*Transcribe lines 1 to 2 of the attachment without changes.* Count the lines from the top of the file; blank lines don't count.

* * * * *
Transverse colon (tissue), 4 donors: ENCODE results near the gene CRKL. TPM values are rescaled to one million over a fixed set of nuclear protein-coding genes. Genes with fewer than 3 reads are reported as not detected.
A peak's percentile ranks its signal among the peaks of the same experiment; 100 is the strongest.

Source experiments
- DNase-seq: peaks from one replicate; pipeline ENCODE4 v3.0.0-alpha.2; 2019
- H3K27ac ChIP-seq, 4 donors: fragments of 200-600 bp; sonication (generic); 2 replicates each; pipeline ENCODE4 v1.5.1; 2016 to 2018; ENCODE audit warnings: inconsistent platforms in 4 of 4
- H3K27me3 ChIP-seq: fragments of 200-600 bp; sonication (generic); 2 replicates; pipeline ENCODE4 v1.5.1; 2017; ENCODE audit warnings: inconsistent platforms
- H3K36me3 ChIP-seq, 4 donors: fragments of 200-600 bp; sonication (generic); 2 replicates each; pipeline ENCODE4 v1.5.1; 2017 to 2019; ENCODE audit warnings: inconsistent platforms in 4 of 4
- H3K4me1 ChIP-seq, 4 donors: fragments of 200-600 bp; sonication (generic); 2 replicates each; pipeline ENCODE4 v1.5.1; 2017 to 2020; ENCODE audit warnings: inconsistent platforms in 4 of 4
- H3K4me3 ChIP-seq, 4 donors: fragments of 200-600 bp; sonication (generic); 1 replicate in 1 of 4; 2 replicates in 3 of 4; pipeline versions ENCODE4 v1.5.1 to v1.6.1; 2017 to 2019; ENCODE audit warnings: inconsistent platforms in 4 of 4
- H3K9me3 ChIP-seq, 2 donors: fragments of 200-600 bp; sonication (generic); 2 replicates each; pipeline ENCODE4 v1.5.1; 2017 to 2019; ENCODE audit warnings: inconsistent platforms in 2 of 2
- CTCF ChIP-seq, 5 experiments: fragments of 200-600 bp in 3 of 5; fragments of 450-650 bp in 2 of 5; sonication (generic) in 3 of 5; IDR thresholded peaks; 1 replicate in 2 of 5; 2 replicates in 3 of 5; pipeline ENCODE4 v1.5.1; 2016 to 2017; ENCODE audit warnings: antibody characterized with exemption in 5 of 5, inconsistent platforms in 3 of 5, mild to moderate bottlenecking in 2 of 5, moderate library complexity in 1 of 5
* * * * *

Transverse colon (tissue), 4 donors: ENCODE results near the gene CRKL. TPM values are rescaled to one million over a fixed set of nuclear protein-coding genes. Genes with fewer than 3 reads are reported as not detected.
A peak's percentile ranks its signal among the peaks of the same experiment; 100 is the strongest.